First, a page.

This morning I’m reading about a fan-run vanilla World of Warcraft server being shut down after a legal notice issued by Blizzard’s lawyers.
It’s interesting to me because the subject involves keeping an older version of an otherwise changing game online and alive in some fashion and I have a background in heritage work/archiving. But first here’s what happened with WoW:
A small team of volunteers operated an international legacy server for the version of World of Warcraft which existed immediately after the game’s launch and ran until the first expansion, The Burning Crusade – it’s also referred to as “vanilla” WoW. Known as “Nostalrius“, the server has been running for about a year and apparently reached 800,000 registered accounts and 150,000 active players.
The idea, as per a forum post, was to provide “the adventure you always dreamed of, as it was just before the first expansion Burning Crusade, a golden age for most players”. The team also say “We passionately reproduced the original progression you created throughout patches and content releases. The mighty Ahn Qiraj raid was to be released next month.” – so a living version of vanilla WoW.
Here’s a trailer:
“Yesterday, we received a letter of formal notice from US and French lawyers, acting on behalf of Blizzard Entertainment, preparing to stand trial against our hosting company OVH and ourselves in less than a week now. This means the de facto end of Nostalrius under its current form.”
There’s now a petition online asking Blizzard to reconsider the decision and to work out some kind of relationship whereby fans can continue to run these legacy servers. It’s not an angry petition, by the way. The phrasing is maybe slightly clunky but it’s actually written as this hopeful, nice thing:
Do you think that a policy change can be made regarding legacy servers based on volunteers work, for very old no longer supported game expansion?
Or do you think that legacy servers are doomed by definition since, in the end, it’s hurting Blizzard trademark & communication more than anything else?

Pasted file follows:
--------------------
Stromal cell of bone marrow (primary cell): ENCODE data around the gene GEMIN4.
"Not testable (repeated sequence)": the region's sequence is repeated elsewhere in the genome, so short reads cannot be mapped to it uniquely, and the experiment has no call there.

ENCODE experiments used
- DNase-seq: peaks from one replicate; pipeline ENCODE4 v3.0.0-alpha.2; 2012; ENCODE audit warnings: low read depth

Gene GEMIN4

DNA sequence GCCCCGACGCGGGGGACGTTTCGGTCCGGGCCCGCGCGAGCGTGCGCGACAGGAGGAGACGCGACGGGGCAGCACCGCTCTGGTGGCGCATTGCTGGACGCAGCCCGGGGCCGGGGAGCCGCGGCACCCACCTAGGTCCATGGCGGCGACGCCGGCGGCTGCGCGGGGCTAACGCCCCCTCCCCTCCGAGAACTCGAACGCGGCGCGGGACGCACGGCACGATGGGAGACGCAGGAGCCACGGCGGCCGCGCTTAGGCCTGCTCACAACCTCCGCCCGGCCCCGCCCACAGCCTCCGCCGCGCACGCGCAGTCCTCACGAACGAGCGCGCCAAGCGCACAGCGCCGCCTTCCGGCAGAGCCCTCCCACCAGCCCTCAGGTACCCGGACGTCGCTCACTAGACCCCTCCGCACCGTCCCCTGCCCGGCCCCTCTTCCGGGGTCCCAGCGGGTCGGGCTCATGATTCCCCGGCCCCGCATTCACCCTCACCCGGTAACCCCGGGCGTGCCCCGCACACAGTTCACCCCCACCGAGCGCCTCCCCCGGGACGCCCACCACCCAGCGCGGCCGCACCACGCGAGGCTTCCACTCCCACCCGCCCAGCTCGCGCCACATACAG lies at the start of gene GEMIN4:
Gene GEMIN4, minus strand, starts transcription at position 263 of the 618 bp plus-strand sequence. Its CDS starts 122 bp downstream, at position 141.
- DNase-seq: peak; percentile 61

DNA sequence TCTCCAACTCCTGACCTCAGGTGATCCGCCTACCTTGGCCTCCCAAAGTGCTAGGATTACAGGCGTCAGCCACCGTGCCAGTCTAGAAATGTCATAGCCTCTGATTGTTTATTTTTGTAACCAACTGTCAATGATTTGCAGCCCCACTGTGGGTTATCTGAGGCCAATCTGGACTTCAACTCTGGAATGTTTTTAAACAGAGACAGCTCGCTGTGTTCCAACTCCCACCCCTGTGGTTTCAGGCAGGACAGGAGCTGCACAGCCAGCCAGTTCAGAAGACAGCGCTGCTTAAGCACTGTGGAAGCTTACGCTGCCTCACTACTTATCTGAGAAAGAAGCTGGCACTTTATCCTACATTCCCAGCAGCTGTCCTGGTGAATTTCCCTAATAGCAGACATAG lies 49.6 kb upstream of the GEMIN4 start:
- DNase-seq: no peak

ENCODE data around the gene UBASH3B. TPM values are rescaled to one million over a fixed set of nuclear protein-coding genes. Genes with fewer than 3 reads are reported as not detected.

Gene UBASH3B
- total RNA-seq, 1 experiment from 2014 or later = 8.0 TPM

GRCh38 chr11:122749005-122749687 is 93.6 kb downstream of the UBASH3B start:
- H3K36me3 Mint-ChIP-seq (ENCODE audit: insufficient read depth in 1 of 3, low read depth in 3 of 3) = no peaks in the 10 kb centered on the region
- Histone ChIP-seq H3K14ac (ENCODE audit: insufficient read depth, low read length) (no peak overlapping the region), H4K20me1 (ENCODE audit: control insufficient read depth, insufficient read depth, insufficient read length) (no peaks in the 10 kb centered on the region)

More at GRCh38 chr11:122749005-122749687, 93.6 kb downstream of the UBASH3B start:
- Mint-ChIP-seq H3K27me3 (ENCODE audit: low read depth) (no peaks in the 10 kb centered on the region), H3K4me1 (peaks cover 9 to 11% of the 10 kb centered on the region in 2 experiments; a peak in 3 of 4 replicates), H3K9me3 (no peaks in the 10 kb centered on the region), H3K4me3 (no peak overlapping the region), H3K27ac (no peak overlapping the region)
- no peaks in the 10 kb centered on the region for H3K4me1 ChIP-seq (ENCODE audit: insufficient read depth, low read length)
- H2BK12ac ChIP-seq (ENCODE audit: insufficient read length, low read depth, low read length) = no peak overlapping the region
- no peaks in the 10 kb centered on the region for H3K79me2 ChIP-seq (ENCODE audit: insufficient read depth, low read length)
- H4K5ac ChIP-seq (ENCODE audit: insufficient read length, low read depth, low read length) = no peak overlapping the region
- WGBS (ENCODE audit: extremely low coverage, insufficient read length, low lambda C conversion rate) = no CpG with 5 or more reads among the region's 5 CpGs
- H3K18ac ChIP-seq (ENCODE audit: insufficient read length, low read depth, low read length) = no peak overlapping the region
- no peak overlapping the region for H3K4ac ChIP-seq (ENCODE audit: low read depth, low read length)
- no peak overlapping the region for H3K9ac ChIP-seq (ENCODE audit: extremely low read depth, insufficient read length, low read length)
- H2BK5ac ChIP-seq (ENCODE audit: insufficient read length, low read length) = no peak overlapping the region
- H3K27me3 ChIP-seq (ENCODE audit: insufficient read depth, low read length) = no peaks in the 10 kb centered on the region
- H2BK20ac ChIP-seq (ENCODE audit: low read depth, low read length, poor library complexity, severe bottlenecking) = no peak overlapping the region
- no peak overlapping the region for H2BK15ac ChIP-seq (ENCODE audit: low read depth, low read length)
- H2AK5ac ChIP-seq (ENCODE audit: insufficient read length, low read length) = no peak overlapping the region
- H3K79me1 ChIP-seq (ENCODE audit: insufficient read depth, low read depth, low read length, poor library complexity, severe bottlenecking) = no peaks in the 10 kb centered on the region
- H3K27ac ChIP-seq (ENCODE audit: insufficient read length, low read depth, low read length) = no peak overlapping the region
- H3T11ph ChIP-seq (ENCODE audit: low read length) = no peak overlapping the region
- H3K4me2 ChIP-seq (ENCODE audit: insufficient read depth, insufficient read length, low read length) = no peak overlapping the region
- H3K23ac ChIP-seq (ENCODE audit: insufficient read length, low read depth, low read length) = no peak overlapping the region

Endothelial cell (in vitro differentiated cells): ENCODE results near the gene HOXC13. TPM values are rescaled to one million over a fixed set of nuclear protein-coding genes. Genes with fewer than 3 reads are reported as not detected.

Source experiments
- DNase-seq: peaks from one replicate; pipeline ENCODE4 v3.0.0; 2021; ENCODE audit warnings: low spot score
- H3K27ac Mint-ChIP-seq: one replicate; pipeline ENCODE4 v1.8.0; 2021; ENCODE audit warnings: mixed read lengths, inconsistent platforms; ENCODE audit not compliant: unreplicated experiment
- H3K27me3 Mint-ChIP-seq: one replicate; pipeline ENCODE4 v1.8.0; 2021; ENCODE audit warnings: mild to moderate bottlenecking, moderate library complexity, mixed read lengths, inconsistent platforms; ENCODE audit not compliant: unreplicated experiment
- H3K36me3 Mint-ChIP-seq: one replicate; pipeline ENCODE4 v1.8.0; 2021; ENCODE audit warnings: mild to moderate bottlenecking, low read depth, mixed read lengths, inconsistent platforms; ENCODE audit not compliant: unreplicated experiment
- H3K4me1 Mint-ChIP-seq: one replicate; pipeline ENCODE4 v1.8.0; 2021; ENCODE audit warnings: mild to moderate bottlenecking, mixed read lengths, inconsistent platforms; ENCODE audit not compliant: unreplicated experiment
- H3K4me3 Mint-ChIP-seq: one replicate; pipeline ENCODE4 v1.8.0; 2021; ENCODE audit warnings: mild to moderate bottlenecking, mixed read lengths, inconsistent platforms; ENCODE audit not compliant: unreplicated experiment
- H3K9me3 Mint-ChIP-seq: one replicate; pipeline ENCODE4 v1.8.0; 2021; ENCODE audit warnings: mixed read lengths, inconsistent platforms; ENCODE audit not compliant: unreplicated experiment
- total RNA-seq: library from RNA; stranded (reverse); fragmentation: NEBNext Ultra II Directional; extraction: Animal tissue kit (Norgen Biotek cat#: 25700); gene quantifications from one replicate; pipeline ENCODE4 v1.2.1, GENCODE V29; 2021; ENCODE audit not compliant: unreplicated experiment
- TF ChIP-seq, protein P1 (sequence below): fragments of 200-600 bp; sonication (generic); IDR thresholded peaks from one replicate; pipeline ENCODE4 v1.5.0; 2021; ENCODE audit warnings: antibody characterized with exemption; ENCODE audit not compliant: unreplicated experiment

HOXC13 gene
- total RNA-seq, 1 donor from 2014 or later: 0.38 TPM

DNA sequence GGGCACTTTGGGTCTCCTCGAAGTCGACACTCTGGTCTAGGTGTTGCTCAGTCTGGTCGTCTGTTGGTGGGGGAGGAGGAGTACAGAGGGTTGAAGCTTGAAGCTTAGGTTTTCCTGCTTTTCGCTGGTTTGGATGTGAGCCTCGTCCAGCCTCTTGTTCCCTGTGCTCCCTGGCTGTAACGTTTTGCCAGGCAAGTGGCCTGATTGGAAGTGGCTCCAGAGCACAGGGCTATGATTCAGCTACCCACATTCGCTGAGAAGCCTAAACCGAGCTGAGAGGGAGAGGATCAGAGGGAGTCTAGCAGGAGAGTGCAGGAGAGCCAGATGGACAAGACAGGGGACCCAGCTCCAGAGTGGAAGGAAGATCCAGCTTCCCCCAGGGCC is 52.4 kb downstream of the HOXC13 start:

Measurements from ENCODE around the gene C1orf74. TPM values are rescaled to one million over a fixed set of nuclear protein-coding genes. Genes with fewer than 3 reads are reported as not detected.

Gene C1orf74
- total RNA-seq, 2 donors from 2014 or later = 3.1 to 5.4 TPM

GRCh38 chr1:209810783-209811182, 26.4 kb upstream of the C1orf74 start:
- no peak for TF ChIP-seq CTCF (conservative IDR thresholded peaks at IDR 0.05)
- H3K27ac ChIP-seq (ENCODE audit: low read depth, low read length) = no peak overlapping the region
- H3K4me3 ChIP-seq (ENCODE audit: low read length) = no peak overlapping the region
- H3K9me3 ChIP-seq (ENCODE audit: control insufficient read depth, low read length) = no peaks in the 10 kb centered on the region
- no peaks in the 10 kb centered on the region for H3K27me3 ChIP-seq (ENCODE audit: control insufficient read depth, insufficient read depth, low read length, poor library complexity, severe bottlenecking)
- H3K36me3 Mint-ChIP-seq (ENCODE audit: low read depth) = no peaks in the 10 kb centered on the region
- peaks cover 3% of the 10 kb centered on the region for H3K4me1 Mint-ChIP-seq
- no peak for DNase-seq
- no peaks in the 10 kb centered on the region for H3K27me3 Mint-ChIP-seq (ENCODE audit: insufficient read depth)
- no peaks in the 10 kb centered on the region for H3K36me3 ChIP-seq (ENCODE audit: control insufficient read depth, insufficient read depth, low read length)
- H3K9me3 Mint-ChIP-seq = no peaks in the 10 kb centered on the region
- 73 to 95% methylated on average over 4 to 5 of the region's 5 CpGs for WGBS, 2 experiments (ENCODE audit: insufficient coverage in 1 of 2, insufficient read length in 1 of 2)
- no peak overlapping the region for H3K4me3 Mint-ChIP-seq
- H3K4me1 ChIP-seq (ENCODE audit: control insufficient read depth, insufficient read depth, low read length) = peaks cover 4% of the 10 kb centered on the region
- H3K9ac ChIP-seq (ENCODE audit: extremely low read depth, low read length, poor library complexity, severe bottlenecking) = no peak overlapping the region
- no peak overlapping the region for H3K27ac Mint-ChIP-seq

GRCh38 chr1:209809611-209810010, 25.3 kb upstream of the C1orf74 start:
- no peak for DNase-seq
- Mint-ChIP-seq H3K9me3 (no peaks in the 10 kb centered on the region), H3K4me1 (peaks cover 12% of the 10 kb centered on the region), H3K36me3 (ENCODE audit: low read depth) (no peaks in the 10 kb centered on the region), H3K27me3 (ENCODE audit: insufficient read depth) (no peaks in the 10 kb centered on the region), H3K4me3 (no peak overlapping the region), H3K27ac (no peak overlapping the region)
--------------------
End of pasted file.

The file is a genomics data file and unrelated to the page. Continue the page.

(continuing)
We finally truly understand the difficulty to handle constant community evolution, requiring often more updates for a shorter period of interest in a MMORPG context.
Nevertheless, the time spent helping people in this kind of context will be part of our memories forever, every team member also certainly acquired a unique experience that will be valuable in its future life.
Unless anything changes as a result of the petition Nostalrius Begins PvP, Nostalrius Begins PvE and Nostalrius TBC and all related servers will be shut down at 23:00 server time on 10 April if not sooner. The Nostalrius team say they will release source code and anonymised player data to those who want it “so the community as a whole will decide the form of the future of Nostalrius”.
From a business perspective, I can imagine why Blizzard don’t want people playing a version of WoW that they haven’t sanctioned and which isn’t how they want their game to be played currently. It means ceding control and not enforcing their own copyright as well as having potential financial implications if people no longer feel the need to purchase expansions and so on. Instead of running legacy servers they ran some weekend events where players could revisit dungeons of the past: